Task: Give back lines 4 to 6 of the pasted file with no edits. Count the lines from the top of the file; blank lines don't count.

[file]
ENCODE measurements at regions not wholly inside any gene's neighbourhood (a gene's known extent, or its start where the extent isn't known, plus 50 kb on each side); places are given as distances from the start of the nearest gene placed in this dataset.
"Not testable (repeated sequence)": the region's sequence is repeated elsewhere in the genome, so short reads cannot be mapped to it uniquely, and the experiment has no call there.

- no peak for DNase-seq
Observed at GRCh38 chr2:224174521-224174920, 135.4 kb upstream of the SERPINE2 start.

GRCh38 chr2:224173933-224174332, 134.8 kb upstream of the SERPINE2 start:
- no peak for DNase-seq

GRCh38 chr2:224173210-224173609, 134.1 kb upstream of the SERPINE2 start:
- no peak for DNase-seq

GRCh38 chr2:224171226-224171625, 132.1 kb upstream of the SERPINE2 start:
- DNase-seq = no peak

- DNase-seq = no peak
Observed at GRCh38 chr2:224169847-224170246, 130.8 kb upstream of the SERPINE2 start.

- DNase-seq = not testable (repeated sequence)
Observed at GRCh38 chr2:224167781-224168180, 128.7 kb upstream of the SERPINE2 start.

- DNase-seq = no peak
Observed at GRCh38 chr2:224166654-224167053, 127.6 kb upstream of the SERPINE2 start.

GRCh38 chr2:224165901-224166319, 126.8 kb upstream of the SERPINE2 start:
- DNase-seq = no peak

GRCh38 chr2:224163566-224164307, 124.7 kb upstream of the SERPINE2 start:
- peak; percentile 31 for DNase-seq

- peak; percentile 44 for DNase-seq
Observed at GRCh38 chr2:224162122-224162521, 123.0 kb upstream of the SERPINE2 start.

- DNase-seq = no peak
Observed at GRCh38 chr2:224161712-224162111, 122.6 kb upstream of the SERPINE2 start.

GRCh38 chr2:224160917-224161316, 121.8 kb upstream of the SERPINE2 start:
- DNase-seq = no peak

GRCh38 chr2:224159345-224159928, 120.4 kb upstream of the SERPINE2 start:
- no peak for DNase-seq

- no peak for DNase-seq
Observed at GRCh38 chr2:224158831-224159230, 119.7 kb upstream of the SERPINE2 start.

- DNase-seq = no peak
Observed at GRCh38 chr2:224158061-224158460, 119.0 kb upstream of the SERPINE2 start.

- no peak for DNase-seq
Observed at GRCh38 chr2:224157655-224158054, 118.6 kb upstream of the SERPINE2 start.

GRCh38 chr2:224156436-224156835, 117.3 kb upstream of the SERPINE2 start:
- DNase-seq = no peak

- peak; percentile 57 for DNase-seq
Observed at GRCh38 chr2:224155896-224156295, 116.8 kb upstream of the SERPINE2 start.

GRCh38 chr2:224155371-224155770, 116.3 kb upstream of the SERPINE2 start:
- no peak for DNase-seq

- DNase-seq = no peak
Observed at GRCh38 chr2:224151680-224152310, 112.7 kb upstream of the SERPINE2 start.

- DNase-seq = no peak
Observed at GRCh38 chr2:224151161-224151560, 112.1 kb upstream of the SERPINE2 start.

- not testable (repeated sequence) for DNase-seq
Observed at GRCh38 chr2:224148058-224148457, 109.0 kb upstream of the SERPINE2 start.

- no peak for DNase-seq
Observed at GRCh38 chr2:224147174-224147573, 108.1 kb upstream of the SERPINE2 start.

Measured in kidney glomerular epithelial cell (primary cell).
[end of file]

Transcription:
Observed at GRCh38 chr2:224174521-224174920, 135.4 kb upstream of the SERPINE2 start.

GRCh38 chr2:224173933-224174332, 134.8 kb upstream of the SERPINE2 start:
- no peak for DNase-seq